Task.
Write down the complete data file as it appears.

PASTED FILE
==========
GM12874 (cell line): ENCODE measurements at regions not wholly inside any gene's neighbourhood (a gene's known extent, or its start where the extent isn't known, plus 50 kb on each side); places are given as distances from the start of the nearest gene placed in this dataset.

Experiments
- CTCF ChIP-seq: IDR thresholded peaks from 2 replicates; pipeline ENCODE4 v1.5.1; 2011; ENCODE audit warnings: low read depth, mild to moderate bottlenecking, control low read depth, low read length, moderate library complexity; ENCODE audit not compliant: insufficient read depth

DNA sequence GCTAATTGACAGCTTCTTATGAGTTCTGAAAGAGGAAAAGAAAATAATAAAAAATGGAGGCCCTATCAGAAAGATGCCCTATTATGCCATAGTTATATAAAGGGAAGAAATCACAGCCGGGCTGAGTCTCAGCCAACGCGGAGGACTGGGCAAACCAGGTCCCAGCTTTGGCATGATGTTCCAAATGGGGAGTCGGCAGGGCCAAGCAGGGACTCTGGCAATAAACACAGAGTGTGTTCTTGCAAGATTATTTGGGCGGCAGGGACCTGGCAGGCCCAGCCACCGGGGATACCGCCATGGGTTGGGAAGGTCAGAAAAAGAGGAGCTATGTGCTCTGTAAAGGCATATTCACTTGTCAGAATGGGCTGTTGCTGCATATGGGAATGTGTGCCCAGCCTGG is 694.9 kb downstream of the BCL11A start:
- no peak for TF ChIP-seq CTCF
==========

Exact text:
GM12874 (cell line): ENCODE measurements at regions not wholly inside any gene's neighbourhood (a gene's known extent, or its start where the extent isn't known, plus 50 kb on each side); places are given as distances from the start of the nearest gene placed in this dataset.

Experiments
- CTCF ChIP-seq: IDR thresholded peaks from 2 replicates; pipeline ENCODE4 v1.5.1; 2011; ENCODE audit warnings: low read depth, mild to moderate bottlenecking, control low read depth, low read length, moderate library complexity; ENCODE audit not compliant: insufficient read depth

DNA sequence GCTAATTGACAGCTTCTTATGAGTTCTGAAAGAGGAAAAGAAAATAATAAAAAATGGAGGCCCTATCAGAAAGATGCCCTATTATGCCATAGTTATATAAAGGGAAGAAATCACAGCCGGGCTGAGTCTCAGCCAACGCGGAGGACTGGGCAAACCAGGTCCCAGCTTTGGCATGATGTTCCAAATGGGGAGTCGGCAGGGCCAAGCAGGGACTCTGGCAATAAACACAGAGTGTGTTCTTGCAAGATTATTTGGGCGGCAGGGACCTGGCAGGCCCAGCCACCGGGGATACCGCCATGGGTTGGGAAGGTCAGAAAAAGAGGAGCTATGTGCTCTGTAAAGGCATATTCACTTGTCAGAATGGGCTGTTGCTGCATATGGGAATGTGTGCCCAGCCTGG is 694.9 kb downstream of the BCL11A start:
- no peak for TF ChIP-seq CTCF